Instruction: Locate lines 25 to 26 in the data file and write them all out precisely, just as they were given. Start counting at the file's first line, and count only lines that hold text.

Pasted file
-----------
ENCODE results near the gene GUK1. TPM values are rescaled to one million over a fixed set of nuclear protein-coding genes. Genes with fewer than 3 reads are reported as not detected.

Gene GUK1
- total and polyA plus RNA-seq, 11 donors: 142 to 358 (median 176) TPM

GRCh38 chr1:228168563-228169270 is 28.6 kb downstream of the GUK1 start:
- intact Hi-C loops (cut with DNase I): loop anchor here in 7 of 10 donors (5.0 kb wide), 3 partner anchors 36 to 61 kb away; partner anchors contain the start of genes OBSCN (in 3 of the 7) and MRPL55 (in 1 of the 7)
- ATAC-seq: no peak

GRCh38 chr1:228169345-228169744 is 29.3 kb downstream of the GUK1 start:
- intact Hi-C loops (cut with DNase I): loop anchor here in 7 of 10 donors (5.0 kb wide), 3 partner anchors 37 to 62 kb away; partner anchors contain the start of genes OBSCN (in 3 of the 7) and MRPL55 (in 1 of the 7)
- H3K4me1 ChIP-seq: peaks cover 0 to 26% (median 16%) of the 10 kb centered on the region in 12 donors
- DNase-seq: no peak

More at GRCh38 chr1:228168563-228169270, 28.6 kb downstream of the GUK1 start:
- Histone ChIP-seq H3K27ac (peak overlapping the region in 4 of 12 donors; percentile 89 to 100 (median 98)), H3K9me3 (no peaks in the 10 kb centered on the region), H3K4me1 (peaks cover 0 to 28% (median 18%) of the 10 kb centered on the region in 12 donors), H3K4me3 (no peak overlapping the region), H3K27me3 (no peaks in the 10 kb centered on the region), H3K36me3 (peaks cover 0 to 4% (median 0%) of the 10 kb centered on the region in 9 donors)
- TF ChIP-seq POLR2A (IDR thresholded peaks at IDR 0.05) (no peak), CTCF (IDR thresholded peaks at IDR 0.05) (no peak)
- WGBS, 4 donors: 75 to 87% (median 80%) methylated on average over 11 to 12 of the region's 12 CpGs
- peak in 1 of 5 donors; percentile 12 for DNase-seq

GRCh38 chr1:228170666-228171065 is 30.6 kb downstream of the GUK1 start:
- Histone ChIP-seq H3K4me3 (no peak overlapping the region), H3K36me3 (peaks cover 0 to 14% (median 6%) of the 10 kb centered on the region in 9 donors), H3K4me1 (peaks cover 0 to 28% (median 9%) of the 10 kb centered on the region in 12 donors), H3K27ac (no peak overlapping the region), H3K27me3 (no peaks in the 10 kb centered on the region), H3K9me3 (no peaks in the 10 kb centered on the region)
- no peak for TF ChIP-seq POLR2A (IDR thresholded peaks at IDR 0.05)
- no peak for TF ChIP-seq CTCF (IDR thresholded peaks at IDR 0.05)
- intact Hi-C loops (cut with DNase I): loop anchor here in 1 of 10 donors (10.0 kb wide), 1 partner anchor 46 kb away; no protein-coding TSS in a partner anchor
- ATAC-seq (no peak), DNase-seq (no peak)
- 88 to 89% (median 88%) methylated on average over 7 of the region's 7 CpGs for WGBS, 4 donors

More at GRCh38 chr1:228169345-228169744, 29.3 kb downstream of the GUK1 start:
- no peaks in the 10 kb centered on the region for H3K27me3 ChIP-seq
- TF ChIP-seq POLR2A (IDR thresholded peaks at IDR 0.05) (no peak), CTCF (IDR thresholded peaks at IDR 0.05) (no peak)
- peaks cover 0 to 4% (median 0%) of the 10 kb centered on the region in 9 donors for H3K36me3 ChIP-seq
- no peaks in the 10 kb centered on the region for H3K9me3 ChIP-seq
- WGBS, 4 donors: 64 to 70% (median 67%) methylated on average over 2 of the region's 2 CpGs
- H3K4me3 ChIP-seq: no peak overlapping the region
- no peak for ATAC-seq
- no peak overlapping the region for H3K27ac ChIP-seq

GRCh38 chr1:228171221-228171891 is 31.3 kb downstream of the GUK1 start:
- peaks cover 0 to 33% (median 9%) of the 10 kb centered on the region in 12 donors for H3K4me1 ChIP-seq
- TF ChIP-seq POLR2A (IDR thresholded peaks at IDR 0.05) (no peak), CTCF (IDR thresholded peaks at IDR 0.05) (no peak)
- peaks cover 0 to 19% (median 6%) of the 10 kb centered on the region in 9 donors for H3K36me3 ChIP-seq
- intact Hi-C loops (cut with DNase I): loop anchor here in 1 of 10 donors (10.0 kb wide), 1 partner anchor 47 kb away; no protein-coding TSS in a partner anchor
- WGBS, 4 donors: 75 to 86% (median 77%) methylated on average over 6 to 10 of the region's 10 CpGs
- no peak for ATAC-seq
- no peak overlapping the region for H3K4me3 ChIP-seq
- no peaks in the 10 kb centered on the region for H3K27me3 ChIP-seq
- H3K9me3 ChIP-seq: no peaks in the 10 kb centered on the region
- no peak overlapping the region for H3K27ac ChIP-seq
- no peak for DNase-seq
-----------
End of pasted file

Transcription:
- TF ChIP-seq POLR2A (IDR thresholded peaks at IDR 0.05) (no peak), CTCF (IDR thresholded peaks at IDR 0.05) (no peak)
- peaks cover 0 to 4% (median 0%) of the 10 kb centered on the region in 9 donors for H3K36me3 ChIP-seq